24-25 May 2023
Weetwood Hall Conference Centre and online
Hosted by Leeds Centre for Victorian Studies in collaboration with the Charlotte M. Yonge Fellowship
The Victorian age was characterised by social, technological, scientific, religious, and cultural transformation. As we have lived with the Victorians, our view of them has in turn transformed, with the concept of ‘transformation’ itself proving mutable. This conference will engage with the idea of transformation both as applied to the Victorians, and in Victorian Studies. Taking a thoroughly interdisciplinary approach, the conference seeks to explore both the changes taking place in society and personal consciousness during the long nineteenth century, and the changing constructions and interpretations of the Victorian age.
Organized as a collaboration between the Leeds Centre for Victorian Studies (LCVS) and the Charlotte M. Yonge Fellowship (CMYF), the conference coincides with the bicentenary of the novelist Charlotte M. Yonge (1823–1901). It is intended that she will feature prominently in the discussions, as a writer whose exceptionally long literary career captured the many changes of the period, and whose reception history has been so suggestively varied. Once seen as a writer with ‘true realist chique’ (Henry James, 1865), she was later disparaged as old-fashioned and off-puttingly religious – even ‘fanatic’ (Q. D. Leavis, 1944) – before enjoying something of a renaissance in the twenty-first century. How and why have readings of her work changed, and how might a revisionary approach transform our view of ‘the Victorian’?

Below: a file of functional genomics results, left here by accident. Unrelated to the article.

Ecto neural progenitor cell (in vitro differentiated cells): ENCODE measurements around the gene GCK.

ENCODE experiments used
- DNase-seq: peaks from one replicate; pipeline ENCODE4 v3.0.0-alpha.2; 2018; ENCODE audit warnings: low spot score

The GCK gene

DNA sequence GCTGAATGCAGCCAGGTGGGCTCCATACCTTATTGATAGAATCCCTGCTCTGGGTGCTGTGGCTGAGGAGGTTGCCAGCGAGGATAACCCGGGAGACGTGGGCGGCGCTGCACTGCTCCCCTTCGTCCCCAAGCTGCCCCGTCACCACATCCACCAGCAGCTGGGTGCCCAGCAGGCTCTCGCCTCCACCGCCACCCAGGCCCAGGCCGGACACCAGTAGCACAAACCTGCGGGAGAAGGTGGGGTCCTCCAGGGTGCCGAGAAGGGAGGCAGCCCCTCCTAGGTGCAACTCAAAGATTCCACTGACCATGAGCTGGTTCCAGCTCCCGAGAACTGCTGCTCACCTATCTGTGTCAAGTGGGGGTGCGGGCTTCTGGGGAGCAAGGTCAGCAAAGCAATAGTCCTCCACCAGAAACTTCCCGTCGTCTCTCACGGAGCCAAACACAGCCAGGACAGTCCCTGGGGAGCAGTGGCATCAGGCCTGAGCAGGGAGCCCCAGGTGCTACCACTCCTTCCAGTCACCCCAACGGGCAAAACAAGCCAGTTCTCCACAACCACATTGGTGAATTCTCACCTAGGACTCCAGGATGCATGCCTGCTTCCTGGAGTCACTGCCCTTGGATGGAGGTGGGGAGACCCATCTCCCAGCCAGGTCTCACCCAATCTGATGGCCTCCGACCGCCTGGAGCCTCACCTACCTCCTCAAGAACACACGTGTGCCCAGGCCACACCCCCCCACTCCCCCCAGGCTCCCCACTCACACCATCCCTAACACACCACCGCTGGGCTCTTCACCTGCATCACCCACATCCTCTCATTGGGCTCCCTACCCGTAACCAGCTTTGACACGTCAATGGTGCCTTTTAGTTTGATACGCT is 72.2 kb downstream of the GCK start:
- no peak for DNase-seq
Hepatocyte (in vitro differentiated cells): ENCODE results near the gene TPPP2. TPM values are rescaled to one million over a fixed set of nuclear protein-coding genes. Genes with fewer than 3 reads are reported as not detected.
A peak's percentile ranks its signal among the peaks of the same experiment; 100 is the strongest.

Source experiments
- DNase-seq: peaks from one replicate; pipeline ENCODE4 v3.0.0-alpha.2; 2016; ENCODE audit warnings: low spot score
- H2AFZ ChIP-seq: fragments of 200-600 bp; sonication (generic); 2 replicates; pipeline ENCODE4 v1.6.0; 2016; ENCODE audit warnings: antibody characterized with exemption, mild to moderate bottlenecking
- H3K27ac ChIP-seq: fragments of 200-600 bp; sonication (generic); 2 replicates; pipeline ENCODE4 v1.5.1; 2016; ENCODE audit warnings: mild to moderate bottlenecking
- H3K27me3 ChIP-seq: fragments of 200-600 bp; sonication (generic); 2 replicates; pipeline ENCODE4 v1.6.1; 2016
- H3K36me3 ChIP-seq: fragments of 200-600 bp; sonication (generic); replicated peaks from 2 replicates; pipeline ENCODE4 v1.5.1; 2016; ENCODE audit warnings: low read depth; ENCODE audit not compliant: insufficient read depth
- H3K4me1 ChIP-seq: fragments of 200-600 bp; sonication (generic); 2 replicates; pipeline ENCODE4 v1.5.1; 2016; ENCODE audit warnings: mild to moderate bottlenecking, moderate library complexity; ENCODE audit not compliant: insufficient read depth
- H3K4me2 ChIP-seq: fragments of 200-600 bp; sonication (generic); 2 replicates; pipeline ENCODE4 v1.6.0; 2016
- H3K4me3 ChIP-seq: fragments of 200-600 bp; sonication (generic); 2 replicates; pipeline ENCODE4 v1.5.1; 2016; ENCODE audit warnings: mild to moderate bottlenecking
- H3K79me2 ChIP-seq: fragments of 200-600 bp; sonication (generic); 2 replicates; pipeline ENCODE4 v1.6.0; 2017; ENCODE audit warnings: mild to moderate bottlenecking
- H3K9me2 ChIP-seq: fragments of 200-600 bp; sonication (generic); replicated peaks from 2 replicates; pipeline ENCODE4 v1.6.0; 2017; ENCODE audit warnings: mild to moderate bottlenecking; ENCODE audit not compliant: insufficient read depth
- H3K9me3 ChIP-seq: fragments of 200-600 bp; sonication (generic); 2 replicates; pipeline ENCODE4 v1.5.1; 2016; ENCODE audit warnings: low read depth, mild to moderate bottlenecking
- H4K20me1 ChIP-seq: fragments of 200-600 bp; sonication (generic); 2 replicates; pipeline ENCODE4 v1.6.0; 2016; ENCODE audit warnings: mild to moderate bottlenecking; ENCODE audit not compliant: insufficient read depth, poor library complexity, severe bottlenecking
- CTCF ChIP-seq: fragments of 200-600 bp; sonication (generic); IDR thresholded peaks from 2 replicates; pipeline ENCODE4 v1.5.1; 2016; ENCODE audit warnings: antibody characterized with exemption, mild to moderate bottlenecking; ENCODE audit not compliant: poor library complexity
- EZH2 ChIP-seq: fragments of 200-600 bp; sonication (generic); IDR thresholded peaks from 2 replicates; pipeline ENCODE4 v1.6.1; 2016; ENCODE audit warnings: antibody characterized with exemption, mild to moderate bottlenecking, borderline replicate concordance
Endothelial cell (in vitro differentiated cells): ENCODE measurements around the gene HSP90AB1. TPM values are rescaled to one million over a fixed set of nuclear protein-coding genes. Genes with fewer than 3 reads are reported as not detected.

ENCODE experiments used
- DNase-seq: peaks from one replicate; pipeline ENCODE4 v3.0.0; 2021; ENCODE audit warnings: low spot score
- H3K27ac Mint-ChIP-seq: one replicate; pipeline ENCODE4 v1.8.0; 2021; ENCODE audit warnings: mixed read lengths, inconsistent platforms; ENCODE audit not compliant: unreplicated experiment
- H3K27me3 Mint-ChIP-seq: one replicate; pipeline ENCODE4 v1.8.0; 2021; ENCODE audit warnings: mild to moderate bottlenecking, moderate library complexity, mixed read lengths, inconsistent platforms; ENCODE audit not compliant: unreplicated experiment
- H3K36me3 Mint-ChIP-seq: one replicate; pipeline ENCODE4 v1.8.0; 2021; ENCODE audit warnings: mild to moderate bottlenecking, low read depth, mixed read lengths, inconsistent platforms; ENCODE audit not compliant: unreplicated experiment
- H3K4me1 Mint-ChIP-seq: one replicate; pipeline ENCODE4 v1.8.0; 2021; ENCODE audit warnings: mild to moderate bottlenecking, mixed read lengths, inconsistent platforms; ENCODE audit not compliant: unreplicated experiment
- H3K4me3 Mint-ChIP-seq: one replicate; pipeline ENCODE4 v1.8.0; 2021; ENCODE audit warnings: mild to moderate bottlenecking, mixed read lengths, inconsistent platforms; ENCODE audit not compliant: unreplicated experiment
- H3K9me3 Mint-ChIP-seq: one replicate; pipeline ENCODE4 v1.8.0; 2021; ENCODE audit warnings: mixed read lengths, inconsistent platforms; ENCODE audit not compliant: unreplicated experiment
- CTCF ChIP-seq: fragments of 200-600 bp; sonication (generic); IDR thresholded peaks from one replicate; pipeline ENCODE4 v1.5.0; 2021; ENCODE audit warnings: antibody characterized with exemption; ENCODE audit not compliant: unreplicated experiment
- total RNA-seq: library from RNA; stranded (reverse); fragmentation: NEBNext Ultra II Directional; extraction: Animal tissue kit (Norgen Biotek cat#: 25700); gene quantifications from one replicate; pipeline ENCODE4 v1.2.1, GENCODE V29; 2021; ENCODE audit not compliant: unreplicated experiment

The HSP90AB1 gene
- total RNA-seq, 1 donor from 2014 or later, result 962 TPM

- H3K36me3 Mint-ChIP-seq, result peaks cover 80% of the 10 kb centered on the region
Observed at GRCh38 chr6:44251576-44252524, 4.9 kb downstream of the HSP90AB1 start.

Proposals for 20-minute papers are sought, from Victorianists working in all disciplines and at all career stages, on topics including but not limited to:
· Transformations in the field of Victorian Studies: shifting attitudes to ‘the canon’; sea changes in scholarly approaches; changing conceptions of the Victorian in dates and places; changing critical assessments of specific authors, novels, or genres
· Nineteenth-century writers, artists, and poets whose careers spanned several decades: how do they react to and represent ‘transformation’?
· Personal ‘transformations’: Victorian figures whose political, social, religious or ethical views underwent ‘transformation’, in autobiography or their fiction
· Textual ‘transformations’: writers, publishers, readers and critics of Victorian form, the novel, prose and poetry
· Reflections on the Victorian formation of disciplines
· Movements that have transformed the critical landscape
· Spaces and places: decentring transformation, global histories, landscapes, cities, countrysides, ‘Great’ houses, or other buildings ‘transformed’
· Acts of imaginative ‘transformation’: theatrical, artistic, cinematic adaptation
· The ‘transformed’ body: fashion, dress reform, changing notions of sex and sexuality
· Political, legal, and institutional ‘transformations’: legacies of systems, structure and infrastructure, disciplinary regimes
· ‘Transformations’ of science, engineering and technology: new positions on facts and artefacts, constructions of ‘the inventor’, failed futures
· Change and continuity in faiths, religious beliefs and attitudes
· Changing constructions of the Victorian during the twentieth and twenty-first centuries, in fiction, art, the media and the heritage industry
· How current responses to ‘race’/colonialism/climate change/gender/sex /(dis)ability might be ‘transformed’ by reference to the Victorians
· Changing priorities and policies of organisations such as the Victorian Society, the National Trust, the Historic Churches Fund, English Heritage
· All aspects of the life, work, and reception history of Charlotte M. Yonge
Abstracts of maximum 250 words should be sent to LCVS@leedstrinity.ac.uk by 15 January, 2023.
Proposals for panels of papers are also welcome.
Reblogged this on Victorian Persistence: Text, Image, Theory.